January 22, 2011

Brewing of an Oud Bruin Part 4 -- Completing the Pale Ale

This is a little delayed because I have been caught up with trying to get in gear for the new semester and some other stuff around the house but the pale ale portion is complete and working away.

The final recipe was fairly straightforward:

1 gallon
5.88 ABV
4.2 SRM
33 IBU
1.061 OG
Est. FG 1.016

Grist:
2 lbs. pilsner
4 oz. carahell

Mash schedule:
Mashed half once for an hour at 150 and sour mashed for two days with grains for lactobacillus growth
Mashed other half at 155 for an hour

Boil:
Combined two mashes together and boiled for 90 minutes

Hop additions:
.40 oz Fuggles at 90 min.

Post-boil additions:
1 oz oak chips (repeatedly boiled and left to soak in water for over a month)
Stepped up culture of Brett B from orval dregs
1 tbsp white vinegar


The recipe is basically the same as I posted before. I dropped the hops a little. I added some oak, partially for flavor but mostly as an additional source of sugar for the brett and to use as a source to transfer bugs to a future batch. You may also note that I added one tablespoon of white vinegar. I did this for two reasons: one it would help lower the pH and encourage brett fermentation; and two as a slight flavor addition for complexity.

Although I aerated the wort before pitching, I still experienced a delay in seeing signs of fermentation. It took about a day for fermentation to start up. Although some people say brett fermentations are very explosive, I find that mine was not. I'm not sure whether I ended up getting a lot of fermentation from the saccharomyces in the Orval culture or what but the fermentation looked fairly similar to a saccharomyces fermentation. Krausen fell after about five days. A week later the beer is very turbid for having finished fermentation, which leads me to believe that there is still a lot of activity going on in there. So far, there is no pellicle or unusual activity beyond the turbidity, but since there is probably a lot of CO2 sitting on the beer it is unlikely that a pellicle would form. Nonetheless, I plan on keeping the beer in the fermenter for at minimum three months but depending on how it looks (and possibly tastes) I may leave it for up to six months.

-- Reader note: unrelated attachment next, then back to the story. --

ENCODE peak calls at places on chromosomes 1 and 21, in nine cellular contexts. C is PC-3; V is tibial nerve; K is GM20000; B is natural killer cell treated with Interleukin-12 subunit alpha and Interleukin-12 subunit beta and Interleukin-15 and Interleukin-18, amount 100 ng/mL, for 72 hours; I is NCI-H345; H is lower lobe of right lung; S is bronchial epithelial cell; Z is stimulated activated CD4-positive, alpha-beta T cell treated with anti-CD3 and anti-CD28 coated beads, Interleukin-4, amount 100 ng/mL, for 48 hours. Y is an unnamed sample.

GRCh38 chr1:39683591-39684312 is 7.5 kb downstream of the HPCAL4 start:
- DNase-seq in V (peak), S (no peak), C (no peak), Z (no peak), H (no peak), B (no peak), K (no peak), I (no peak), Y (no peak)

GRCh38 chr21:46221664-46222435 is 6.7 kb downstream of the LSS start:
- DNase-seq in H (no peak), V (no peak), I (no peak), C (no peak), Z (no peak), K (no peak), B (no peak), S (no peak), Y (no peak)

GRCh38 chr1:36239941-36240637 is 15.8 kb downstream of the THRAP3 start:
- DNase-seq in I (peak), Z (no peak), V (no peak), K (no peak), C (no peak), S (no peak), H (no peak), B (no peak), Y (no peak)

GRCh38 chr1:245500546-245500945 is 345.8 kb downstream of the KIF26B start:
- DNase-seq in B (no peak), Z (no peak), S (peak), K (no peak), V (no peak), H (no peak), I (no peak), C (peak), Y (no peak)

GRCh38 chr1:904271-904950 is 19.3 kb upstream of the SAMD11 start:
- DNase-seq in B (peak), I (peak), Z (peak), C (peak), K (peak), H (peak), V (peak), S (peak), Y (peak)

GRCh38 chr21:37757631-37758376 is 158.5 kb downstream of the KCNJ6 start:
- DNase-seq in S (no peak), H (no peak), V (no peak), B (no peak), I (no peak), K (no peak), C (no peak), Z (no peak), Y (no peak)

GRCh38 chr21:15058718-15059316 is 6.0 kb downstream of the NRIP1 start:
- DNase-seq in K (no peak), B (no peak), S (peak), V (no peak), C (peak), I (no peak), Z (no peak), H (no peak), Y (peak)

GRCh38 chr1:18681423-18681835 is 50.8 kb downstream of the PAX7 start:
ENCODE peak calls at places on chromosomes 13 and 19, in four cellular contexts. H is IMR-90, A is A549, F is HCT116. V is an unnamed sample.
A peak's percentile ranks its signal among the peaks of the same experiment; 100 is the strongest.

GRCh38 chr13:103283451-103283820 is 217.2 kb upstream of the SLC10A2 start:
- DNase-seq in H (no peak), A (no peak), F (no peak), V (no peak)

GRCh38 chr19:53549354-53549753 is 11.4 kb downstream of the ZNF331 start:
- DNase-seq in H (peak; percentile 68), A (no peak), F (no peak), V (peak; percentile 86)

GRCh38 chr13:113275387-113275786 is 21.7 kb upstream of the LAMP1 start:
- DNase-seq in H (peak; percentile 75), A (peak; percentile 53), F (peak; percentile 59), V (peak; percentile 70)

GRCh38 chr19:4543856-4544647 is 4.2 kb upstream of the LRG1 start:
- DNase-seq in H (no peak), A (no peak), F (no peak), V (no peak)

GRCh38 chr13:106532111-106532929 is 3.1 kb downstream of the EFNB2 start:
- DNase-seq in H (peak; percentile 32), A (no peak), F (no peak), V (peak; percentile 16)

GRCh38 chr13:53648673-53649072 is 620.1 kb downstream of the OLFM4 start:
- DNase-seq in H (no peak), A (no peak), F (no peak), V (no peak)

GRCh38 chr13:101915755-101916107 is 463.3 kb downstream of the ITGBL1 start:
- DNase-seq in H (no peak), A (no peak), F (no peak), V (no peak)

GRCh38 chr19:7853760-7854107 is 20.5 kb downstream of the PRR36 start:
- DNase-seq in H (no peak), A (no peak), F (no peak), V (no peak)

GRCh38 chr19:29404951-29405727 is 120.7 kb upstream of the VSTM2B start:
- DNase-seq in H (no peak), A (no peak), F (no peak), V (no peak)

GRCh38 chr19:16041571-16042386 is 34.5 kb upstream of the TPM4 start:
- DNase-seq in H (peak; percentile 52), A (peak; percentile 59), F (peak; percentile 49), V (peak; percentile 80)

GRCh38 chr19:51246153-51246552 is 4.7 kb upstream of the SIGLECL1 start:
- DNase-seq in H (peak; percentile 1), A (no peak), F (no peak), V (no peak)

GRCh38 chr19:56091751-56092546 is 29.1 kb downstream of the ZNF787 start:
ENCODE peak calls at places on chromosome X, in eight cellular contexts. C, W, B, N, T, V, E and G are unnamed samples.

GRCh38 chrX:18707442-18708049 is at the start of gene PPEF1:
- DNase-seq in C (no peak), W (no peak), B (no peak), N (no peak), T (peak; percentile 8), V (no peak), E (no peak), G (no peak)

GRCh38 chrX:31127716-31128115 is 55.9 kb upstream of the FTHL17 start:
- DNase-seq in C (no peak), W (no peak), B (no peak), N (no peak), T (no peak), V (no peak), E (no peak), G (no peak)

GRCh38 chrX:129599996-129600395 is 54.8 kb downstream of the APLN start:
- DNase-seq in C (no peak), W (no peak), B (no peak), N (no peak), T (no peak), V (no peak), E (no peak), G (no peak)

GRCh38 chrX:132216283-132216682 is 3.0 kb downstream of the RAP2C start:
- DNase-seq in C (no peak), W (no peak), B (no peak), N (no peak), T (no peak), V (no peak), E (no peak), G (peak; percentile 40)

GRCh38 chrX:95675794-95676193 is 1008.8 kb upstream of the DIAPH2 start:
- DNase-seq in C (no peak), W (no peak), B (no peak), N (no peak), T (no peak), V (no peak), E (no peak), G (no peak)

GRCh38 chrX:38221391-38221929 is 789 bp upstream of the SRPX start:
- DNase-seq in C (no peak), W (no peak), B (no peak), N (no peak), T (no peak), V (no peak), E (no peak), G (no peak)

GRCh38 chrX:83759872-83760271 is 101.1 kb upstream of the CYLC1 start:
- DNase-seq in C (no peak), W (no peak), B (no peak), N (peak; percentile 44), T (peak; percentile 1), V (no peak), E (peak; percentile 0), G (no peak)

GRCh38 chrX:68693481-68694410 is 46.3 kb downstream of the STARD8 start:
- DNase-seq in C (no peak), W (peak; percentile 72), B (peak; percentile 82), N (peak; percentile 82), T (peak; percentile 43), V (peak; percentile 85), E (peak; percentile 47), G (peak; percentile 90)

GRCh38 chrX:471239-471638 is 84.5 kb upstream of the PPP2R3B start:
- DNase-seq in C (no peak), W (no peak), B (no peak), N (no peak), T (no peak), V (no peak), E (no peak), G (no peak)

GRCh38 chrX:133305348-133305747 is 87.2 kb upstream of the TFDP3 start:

January 14, 2011

Brewing of an Oud Bruin Part 3 -- So It Begins

Making the Starter

A week and a half ago I added a small amount of Orval dregs to a small amount of starter wort as is normally the case when one bottle harvests yeast. I waited...and waited. Nothing. A few days in I realized that brett usually functions in an acidic environment and I needed to drive down the acidity to give it a hand. The only food grade acid I have in the house is vinegar, which contains small amounts of acerbic acid. Then I waited some more. Nothing. I added yeast nutrient and yeast energizer in small quantities each day. Nothing. Then I added some more vinegar. The only thing I could get to grow were strange white blobs on the sides of the flask where my aeration-swirling had left grain bits and residue on the walls. Very disheartening.

God may have rested on the seventh day but brett decided to start working on the seventh day. I came home from school to find the starter full of saccharomyces-like krausen. It smelled fruity, somewhere in between a saison yeast and a Belgian abbey strain. It was a start, for sure. After several days the krausen died down. I decanted the liquid and added more wort. This was followed by about a day of inactivity before a new krausen formed. This krausen was different. It was filmy and full of balloon-like bubbles. The smell is best described as musty dates. Sounds gross, I imagine, but it actually smells quite good.